Also, I’m trying to decide if I want to paint, stain, or otherwise protect these cabinets.  I’ll want to do that before I add drawers or doors.

I do not plan to add any facing to the cabinets.  I’m fine with the way they are.  Cabinet doors will use European hinges, and so will hide the plywood edging.  Drawers could also have facing that extends over the plywood edging.  I plan to use engineered wood for the doors and drawer fronts to avoid wood movement.

So, when you have a working mitersaw bench, what is the first thing you build using it?


I built a tool pegboard.  I’ve been needing one, because I have tools that are too unwieldy, or too unhandy to just drop into a toolbox.  My last woodshop had a 2 x 4 foot tool pegboard, and that was just a little too small.  This shop needed something bigger – so I chose a 4×4 foot pegboard.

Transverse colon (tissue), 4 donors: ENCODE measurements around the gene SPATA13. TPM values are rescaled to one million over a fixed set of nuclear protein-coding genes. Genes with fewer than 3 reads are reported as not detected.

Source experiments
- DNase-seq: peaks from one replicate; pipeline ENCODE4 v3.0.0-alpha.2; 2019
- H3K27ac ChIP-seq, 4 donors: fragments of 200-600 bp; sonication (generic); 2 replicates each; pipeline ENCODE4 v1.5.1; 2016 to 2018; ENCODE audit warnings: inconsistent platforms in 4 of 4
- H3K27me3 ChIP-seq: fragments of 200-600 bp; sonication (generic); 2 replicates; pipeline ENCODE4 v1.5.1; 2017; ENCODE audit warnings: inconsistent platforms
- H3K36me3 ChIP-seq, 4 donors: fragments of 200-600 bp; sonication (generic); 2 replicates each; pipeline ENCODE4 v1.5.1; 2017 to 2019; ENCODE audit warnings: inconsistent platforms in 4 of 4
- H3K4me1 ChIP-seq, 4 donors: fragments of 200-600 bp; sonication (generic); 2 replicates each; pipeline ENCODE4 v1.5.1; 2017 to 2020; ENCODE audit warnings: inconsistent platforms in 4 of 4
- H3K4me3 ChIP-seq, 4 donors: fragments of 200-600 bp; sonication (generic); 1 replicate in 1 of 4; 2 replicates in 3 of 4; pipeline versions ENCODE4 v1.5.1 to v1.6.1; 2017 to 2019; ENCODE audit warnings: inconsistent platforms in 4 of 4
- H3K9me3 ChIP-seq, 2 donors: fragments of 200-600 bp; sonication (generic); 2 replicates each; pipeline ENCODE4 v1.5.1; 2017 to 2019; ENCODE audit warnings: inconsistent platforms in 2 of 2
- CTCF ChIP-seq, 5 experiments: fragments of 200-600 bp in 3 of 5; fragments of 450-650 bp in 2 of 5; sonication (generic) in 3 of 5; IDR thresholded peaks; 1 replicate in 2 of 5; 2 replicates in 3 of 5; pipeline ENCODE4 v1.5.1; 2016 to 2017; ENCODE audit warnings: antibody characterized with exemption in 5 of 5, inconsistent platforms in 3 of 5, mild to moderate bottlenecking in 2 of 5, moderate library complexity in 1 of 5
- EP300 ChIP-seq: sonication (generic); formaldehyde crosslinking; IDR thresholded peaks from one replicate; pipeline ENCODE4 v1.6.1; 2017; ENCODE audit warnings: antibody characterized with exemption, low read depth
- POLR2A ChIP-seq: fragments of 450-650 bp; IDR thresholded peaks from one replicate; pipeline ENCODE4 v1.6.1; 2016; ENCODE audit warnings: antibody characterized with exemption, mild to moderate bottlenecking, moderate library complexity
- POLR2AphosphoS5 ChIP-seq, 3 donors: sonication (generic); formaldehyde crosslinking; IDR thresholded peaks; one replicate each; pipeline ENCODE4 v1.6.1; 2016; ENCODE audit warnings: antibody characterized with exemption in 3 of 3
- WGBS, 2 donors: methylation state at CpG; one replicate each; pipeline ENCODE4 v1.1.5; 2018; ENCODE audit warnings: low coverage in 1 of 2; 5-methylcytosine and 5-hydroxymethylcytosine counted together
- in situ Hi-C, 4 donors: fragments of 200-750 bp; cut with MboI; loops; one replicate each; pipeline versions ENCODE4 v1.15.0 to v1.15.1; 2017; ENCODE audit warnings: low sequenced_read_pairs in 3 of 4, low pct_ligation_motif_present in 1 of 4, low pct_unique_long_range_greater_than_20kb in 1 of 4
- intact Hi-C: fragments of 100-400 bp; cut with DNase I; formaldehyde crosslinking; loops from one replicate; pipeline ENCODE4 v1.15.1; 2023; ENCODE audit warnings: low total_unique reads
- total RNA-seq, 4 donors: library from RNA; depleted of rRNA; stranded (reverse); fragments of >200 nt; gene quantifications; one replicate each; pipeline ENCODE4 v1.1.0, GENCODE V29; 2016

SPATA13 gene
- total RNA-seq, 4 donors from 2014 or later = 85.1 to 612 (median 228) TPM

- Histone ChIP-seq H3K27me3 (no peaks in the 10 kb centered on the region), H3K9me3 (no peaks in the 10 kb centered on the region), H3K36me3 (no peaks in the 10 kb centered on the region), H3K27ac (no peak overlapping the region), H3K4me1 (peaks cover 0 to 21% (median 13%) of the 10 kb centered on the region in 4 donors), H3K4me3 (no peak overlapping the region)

I haven’t filled this pegboard with tools as yet.  I’ve put all the tools that I commonly use on it, and I’m waiting to see what else I’ll put on it.  As I turn to a tool more often, it is likely to win a place on the board.

Oh!  Something else I’ve found out.  I’ve had problems in the past with the metal pegs coming out of the pegboard when I pick up a tool.  The pegs you get from the big box stores are somewhat loose in the pegboard, and wiggle or come out.

In the past, I’ve tried to fasten these down in various ways.  I don’t want a permanent method of fastening down a metal peg, so instead I use hot melt glue.  It’s easy to run a glue gun into the holes, and add a peg.  Another dab or two of glue, and the peg stays put.  If I want to move the peg around, I can heat up the glue and remove it, then pull the glue off the pegboard.